Self-identity and ideology: a response

We must embrace our entire identity as Christ-like. Photo by Henry Gramling.

Exploring the potential experience of LGBTQ Christians

Last night I attended the Anscombe society’s panel discussion on “Humanae Vitae” and had the chance to connect with a friend and classmate of mine, Sara Freund, who wrote an article on self-gift and LGBTQ identity for The Cor Chronicle a couple weeks ago. In her article she commented upon the LGBTQ community and how it creates a “new religious system” where people “turn to [themselves] to find [their] identity” instead of seeking their identity in Christ.

It was a poignant article, but I could not help but notice some necessary distinctions that she omitted, such as the role of identity versus ideology, and of course the place for LGBTQ Christians who still ardently seek to live in accord with God’s will.

In the first place it seems necessary to point out that identity is not the same as ideology; to assume that all people in the LGBTQ community share the same philosophical beliefs seems ludicrous. But what Freund aims to do is characterize the ideology that tends to lead to certain beliefs. She pulls from an earlier article written by Mark Regnerus who points out the similarities in belief between non-heterosexual individuals, abortion activists, and supporters of physical transition for gender dysphoria. But a correlation does not infer causation.

Identity and ideology are not the same thing, and just because someone has a certain identity does not mean that they believe in a certain ideology. Many gay and bisexual Christians struggle with finding their identity, especially when told to find it in Christ if Christ seems to have burdened them with the cross of same-sex attraction.

And yet, this cross is not a curse, nor a burden; it is something that must be accepted in good faith with the knowledge that one’s sexuality is precisely what God intends it to be. Many Christians have heard the argument that being gay or bisexual is not wrong, it’s just acting on those desires that constitutes a sin.

This may be true, but it seems very unsatisfactory to say that God imbues certain people with the extra disposition to sin as a test. A shift of perspective might allow us to see how sexuality can be expressed in chastity, just as we expect from our priests, religious, and even sometimes our married brothers and sisters.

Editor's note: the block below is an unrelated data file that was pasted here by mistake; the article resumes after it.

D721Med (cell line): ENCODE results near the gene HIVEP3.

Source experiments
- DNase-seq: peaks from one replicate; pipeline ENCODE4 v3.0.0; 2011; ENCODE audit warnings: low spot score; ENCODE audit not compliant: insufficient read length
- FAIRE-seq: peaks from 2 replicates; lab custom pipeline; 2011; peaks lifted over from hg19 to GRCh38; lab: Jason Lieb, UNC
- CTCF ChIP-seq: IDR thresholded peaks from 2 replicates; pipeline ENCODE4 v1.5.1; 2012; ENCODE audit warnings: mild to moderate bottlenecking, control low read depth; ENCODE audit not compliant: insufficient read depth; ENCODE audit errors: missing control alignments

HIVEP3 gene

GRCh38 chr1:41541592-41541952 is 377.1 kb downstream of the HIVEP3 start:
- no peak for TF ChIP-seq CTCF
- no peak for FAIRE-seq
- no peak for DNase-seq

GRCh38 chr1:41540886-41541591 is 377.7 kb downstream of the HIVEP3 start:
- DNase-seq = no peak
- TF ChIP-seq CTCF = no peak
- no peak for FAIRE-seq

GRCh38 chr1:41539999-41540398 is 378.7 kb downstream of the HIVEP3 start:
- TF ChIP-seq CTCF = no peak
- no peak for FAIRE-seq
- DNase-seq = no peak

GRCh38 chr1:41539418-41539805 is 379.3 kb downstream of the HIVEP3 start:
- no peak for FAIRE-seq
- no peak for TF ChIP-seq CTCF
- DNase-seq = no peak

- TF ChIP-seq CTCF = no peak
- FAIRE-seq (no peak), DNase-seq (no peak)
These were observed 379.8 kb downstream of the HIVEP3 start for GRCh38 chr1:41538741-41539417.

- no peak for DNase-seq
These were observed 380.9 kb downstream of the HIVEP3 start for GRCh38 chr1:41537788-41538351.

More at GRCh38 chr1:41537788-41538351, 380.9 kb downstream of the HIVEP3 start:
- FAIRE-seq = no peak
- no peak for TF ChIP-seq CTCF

For a group that is already marginalized, it seems all the more important to find a place for gay and bisexual people in the Church or else they will find themselves outside of it. If we believe that every person must find their identity in Christ, then we must at some point accept—and furthermore, embrace—the fact that all of us must find our sexuality in Christ as well.

As Freund points out, there is a sure danger in making yourself your own creator, and turning inward to yourself for identity when you should rightfully find your identity in Christ. But these things may not be necessarily contradictory.

As our favorite Jesuit poet Gerard Manley Hopkins so profoundly points out in “As kingfishers catch fire,” every person must find Christ in themselves:

“Acts in God’s eye what in God’s eye he is—

Christ—for Christ plays in ten-thousand places,

Lovely in limbs and lovely and eyes not his

To the father through the features of men’s faces”

We are meant to be what God calls us to be, which is no less than Christ on earth. To search for our identity in Christ is precisely to look inward because we are made in the image of God. Finding our identity in Christ is synonymous with embracing the identity Christ has given us. We cannot in good faith deprive ourselves of any of the aspects of ourselves with which He has individually blessed us.

Now it is important to make the caveat that embracing one’s identity in Christ is not to embrace sin. Whatever capacity for sin that we find in ourselves is a result of the fall, and does not come from Christ. I spoke on this distinction at length in the article I wrote for this publication last year on masculinity, and the same concept applies here.

Yet, in all our brokenness and our capacity for sin, at our core and in our deepest identity, each person is made to be like Christ. As such, we must embrace our entire identity as Christlike.



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